DELAYED CORD CLAMPING & BANKING UMBILICAL CORD BLOOD

Is it possible to do both? Absolutely

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What is delayed cord clamping?

Delayed cord clamping is a birth practice in which the umbilical cord is not clamped or cut until after pulsations have ceased, or until after the placenta is delivered. According to the World Health Organization, delayed clamping refers to the cord being cut 1-3 minutes after birth – a practice they recommend for all births.

Delayed cord clamping provides benefits to your baby, including a normal healthy blood volume for the transition to life outside of the womb and a full count of red blood cells, stem cells, and immune cells. For the mother, delayed cord clamping keeps the mother-baby unit intact and can prevent complications with delivering the placenta.

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Delayed cord clamping and banking umbilical cord blood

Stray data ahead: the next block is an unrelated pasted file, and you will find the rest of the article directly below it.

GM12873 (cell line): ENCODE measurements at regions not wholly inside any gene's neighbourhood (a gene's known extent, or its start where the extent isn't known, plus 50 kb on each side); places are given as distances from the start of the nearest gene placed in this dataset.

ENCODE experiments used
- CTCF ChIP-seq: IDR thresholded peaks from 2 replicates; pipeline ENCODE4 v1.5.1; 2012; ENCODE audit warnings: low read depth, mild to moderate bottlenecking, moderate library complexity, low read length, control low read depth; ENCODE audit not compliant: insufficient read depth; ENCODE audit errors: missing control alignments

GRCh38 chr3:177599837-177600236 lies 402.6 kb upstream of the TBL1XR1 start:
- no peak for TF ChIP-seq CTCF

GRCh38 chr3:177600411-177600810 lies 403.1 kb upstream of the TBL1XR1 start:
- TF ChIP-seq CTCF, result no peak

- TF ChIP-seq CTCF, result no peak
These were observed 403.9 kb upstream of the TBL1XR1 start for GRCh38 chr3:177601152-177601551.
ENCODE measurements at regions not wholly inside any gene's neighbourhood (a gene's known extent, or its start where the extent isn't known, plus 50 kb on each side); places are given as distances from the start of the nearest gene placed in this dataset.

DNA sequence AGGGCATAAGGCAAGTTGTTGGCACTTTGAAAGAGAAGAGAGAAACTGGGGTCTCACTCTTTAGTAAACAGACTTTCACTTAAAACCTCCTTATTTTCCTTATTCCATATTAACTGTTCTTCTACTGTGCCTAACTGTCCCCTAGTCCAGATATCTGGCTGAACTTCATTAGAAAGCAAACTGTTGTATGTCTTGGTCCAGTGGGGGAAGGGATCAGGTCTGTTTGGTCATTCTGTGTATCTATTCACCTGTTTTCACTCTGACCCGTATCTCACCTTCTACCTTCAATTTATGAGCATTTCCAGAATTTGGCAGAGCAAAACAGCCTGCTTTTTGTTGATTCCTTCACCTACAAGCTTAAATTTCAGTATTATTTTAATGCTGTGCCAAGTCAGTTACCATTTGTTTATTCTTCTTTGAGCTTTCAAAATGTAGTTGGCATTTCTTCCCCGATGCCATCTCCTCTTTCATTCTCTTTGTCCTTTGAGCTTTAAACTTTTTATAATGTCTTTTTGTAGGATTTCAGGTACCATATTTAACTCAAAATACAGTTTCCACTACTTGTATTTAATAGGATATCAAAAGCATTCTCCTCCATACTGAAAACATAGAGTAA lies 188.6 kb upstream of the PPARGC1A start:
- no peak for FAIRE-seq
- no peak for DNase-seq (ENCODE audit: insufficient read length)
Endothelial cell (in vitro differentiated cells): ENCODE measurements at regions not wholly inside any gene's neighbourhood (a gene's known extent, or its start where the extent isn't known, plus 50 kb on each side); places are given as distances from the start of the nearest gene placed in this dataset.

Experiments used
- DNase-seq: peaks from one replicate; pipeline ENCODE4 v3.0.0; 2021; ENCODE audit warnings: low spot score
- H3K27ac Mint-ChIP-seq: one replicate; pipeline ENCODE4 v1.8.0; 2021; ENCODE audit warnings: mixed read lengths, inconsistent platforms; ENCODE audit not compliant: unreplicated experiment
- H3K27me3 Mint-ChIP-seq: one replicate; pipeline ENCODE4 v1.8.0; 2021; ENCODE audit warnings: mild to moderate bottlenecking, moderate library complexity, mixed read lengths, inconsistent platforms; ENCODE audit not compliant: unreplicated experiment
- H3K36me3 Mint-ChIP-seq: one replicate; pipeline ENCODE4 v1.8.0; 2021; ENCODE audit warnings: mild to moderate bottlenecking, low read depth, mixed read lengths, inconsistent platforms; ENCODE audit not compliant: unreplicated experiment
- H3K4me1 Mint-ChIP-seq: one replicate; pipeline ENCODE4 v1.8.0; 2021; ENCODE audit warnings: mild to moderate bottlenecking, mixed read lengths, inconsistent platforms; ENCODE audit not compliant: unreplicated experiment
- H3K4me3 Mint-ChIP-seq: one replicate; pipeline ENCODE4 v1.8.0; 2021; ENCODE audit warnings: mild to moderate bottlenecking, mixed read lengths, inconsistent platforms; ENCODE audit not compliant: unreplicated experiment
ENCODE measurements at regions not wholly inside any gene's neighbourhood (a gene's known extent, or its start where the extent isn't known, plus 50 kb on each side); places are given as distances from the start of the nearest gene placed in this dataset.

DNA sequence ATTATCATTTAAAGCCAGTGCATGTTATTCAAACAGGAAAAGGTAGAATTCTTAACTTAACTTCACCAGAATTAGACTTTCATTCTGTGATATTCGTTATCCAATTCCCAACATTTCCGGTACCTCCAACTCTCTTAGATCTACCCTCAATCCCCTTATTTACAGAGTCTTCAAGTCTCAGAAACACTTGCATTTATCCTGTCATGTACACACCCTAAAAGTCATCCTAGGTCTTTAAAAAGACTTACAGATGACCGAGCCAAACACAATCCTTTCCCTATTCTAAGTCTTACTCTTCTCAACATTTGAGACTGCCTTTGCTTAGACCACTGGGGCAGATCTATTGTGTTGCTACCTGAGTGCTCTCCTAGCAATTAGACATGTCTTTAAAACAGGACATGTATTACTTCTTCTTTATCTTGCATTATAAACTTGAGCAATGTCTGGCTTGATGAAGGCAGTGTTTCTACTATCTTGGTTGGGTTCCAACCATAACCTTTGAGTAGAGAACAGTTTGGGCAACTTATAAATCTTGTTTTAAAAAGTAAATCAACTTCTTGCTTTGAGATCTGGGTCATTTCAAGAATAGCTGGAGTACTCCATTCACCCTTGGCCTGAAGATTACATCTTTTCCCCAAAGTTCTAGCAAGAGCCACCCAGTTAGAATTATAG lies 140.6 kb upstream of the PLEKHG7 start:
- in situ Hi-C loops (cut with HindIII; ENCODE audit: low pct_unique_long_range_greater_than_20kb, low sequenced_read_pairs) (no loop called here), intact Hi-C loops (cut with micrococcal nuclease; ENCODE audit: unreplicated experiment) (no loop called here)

The umbilical cord is the lifeline between mother and baby. Through the umbilical cord, the baby receives all the oxygen, nutrients and blood the baby needs to grow and develop. Many of our parents who want to store their child’s umbilical cord blood have questions about when to clamp the cord and how the timing affects cord blood collection volume and storage.

With more and more research and evidence showing the benefits of delayed cord clamping, coupled with parents wanting to store their child’s umbilical cord blood, the question is asked on many occasions: Is it possible to delay cord clamping and still collect umbilical cord blood?

The answer is yes and it is possible to do both. Cord blood can be collected regardless of when the cord is clamped. A minimum of 15 mL of blood is necessary for processing and storage, which is a fraction of the approximate 200mL of blood contained in the placenta and umbilical cord. The more blood we are able to collect the better, although we have had 95% of collection volumes successfully processed and stored.

If you choose to delay the cord clamping by 1-3 minutes, approximately 80-100 mL of this blood is transferred to the infant, leaving more than enough to be stored. Studies have shown that delayed clamping had no major effect on collection efficiency. While the amount of blood collected was slightly reduced, the stem cell recovery was not.

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